No game bigger than Liverpool for old sage Ferguson
Published 18/09/2010 | 05:00
This is The One, the game in a league of its own, an enduring passion play first scripted by gaslight in the Victorian era.
"It is the fixture,'' stressed Alex Ferguson yesterday as he spoke of a 115-year-old conflict. "There is no doubt about that.''
For those who view football life through a Premier League prism, Manchester United versus Liverpool should not still be the fixture.
United games with Chelsea carry more modern significance. United confrontations with Arsenal have shimmered with more Premier League meaning over the past 12 years.
Yet none of these match-ups carries the history that so quickens the pulse and so quickly cancels all police leave. None of these fixtures has such previous. None of these events is so peppered with chants that spring from broken sewers, such incidents as fans rocking the ambulance of an injured opponent or the squally microclimate that is Gary Neville when Liverpool are around.
For all the noises off, there is plenty of magnificent sporting combat to shout about. This is the fixture of Fernando Torres versus Nemanja Vidic, Steven Gerrard against Paul Scholes and Wayne Rooney against Jamie Carragher and the travelling Kop choir.
It is a reminder of history, of United's 18 championships against Liverpool's 18.
"It's two great teams, historically the two most successful teams in Britain,'' reflected Ferguson. So many angles. TV angles too. A lunchtime kick-off suits the forces of law and order and the Far East, the match being beamed into 580 million homes across 211 territories.
They love the colour, the history. Rarely do managers' pre-match briefings contain references to the Industrial Revolution, but Ferguson acknowledged 19th Century ghosts inside the 21st Century machine.
"Historically, it's always been that way,'' Ferguson reflected of the East Lancs Road rivalry. "It has always been a competition between Liverpool and Manchester since the opening of the Manchester Ship Canal.''
The currents are not all pernicious. Ferguson was the first on the phone to Kenny Dalglish after Hillsborough. A bottle of good wine awaits Roy Hodgson, a manager much admired by Ferguson, who rarely concealed his lack of respect for Rafael Benitez.
United's manager rankled at the idea that it had ever been "personal'' between him and Benitez. "I must correct you right away there, I've never been personal,'' countered Ferguson, talking at Carrington yesterday morning.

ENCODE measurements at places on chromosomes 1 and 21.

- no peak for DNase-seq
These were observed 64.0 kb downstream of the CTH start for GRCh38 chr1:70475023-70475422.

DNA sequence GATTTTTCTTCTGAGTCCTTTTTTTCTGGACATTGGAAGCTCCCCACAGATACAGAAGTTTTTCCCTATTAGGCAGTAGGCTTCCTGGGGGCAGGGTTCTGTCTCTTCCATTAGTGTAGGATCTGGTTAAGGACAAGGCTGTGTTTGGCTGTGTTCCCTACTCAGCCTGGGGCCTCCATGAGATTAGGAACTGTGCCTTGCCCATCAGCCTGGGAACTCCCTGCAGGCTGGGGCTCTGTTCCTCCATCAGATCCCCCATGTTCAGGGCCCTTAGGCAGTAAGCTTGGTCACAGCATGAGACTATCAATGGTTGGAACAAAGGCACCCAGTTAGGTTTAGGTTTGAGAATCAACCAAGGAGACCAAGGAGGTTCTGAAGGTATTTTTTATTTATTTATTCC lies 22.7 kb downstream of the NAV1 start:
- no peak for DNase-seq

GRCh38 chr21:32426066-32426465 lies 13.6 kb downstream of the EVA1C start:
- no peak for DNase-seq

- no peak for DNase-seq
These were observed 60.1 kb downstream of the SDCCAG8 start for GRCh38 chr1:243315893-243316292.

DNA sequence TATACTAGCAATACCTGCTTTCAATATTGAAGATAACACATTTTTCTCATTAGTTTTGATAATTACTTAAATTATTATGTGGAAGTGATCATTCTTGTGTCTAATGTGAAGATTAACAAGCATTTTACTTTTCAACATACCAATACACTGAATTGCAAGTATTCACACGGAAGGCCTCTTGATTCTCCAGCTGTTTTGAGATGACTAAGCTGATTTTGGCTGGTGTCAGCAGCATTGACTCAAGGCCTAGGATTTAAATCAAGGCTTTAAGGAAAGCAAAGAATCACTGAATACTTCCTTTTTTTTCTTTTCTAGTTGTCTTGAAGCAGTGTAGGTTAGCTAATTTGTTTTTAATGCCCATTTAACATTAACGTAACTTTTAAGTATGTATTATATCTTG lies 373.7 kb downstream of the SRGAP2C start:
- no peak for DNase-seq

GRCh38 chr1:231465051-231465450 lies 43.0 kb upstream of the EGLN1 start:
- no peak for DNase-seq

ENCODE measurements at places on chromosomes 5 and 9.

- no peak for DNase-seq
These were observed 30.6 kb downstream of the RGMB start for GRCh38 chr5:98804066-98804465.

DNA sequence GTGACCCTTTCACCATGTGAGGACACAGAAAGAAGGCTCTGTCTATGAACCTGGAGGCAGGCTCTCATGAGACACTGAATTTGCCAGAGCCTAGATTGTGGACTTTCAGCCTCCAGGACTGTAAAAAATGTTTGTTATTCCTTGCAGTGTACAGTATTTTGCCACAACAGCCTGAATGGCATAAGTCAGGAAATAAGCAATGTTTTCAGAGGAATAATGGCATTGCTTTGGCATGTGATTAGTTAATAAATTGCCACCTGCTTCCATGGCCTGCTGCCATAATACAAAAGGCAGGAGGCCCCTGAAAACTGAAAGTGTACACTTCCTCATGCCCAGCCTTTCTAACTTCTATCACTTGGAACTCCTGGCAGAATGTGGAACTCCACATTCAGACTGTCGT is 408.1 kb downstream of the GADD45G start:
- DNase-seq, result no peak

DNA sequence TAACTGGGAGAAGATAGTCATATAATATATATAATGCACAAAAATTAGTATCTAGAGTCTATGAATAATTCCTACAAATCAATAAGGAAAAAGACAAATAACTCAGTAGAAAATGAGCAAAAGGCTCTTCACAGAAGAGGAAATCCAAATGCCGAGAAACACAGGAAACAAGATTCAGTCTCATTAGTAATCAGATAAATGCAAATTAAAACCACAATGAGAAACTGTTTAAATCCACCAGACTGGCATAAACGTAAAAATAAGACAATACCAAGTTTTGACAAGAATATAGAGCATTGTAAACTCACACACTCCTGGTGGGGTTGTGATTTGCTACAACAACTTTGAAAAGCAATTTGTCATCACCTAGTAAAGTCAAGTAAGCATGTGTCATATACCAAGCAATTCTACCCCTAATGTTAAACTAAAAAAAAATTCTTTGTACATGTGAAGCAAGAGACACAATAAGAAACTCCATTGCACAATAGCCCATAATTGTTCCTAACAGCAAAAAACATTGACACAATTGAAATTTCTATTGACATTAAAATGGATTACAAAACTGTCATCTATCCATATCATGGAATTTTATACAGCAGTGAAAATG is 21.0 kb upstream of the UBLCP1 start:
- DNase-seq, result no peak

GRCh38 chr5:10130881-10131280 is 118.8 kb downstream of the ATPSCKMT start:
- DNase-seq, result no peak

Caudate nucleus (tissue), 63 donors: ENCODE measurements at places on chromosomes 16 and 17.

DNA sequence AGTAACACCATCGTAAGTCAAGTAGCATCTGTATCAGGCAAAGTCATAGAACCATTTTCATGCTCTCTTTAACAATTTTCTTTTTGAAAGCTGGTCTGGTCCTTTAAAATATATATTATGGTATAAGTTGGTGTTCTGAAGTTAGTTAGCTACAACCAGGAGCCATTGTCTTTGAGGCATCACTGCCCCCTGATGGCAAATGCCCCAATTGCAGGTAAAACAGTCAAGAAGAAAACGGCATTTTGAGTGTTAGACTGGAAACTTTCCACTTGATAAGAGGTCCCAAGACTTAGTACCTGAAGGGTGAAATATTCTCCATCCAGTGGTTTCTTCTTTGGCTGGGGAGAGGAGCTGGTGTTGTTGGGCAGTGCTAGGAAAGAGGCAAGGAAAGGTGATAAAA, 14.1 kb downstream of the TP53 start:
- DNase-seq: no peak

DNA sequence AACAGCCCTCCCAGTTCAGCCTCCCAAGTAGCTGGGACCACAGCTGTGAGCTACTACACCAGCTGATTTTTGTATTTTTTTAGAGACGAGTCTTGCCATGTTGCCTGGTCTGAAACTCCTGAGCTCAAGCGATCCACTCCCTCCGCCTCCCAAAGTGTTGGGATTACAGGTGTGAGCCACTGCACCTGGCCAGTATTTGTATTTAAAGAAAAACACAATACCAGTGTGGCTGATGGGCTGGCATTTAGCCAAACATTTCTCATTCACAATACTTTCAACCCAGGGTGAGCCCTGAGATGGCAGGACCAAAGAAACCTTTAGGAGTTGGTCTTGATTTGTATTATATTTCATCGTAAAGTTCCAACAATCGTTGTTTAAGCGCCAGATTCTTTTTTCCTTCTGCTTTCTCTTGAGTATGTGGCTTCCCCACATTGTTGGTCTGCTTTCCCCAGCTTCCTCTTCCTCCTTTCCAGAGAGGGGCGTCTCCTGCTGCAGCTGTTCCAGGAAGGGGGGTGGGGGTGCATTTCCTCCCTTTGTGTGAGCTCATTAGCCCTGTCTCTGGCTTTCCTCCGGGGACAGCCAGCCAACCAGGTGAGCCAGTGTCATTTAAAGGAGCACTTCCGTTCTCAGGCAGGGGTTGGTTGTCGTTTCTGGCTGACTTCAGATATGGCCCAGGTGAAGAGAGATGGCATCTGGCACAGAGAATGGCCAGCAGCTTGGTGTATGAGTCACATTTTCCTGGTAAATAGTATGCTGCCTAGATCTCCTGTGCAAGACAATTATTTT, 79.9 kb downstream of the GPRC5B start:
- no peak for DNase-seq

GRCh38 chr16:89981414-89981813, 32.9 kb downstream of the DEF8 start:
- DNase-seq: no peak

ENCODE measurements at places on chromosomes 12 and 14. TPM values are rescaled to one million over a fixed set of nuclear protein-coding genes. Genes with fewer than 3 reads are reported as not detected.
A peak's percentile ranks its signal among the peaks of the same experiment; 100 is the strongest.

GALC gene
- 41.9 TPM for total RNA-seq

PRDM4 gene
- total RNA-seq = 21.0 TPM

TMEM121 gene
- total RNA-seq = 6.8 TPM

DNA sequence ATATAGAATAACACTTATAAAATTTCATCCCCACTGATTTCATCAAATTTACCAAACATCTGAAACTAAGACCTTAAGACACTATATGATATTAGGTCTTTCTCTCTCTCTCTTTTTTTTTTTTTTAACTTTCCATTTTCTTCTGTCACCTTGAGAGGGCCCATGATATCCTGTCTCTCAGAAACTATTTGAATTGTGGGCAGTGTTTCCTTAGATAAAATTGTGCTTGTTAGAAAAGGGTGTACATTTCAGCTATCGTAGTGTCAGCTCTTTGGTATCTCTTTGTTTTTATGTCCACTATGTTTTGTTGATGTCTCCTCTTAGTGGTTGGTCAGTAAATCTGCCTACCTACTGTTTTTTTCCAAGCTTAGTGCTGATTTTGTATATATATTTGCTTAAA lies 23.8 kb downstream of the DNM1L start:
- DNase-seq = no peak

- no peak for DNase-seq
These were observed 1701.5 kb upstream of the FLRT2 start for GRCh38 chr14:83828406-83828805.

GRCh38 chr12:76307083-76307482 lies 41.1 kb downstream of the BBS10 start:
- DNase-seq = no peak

"You have to examine him (Benitez), not me. I've always enjoyed a good relationship with the Liverpool managers and both clubs have always addressed the situation properly after games. That changed under the last regime.''
He did have one final barb for Benitez. "In the last regime they spent a lot of money on players, far more than Manchester United did. They had a huge squad of players.''
After Dalglish, Graeme Souness, Roy Evans, Gerard Houllier and Benitez, Hodgson is the sixth Liverpool manager Ferguson has faced during his 24 years at Old Trafford.
"I'm still here!'' smiled Ferguson. "I've known Roy a long time. We first met in 1987 at Malmo, when they abandoned the game after one minute. It was a European tie against Ajax and he was at the game and we went to dinner. Roy's gathered a wealth of experience in Italy, Switzerland, Finland and Scandinavia and the job he did at Fulham was extraordinary.''
Tomorrow, Hodgson restores Torres, Gerrard and Carragher following their evening off against Steaua Bucharest. Torres has a knack of scoring against United. Another will make him the first Liverpool player since Dick Forshaw in 1927 to score against United in four consecutive league games.
Ferguson did not feel that Torres had some Indian sign over his defence. "I don't see that. When you analyse all the goals, we've maybe made a couple of mistakes defensively.''
Vidic seems particularly spooked by Torres. Ferguson indicated that the Serbian would remain captain, despite Rio Ferdinand's return from his latest injury travails. "Vidic has been given the captain's armband because he has been available all the time,'' stressed Ferguson, adding praise for Ferdinand. "If I choose him on Sunday it is because he is an outstanding player.''
Dimitar Berbatov definitely starts in support of Wayne Rooney. The Bulgarian has had to deal with plenty of criticism, but now seems comfortable at Old Trafford. "Not everyone's questioned him,'' said Ferguson. "He has a lot of admirers, particularly at this club. When we buy a player for a lot of money (£30m) there's more focus on him and if they have a bad game, they get criticism that other players would not get.
"He's had some terrific games for us, marvellous games, and I told him to dismiss the press. I think he worried about himself, but he's expressed himself very well this season, he's enjoying his football and he'll play on Sunday.''
In opposition will be Joe Cole, who briefly crossed United's radar in the summer. "We were approached by his agent at one point, but we didn't enter into it (discussions) at all. It was maybe just complicated to get involved in that.''
Cole scored here for Chelsea last season, effectively ending United's title hopes. With Chelsea enjoying what Ferguson described as "a very easy start to the season'', United cannot afford any more slips like the lost leads at Fulham and Everton.
"We have to address that, because making silly mistakes like that can cost you. Hopefully, it doesn't this year. It may be the final lesson for us in terms of the players' concentration.''
There's no hiding place in the fixture. (© Daily Telegraph, London)
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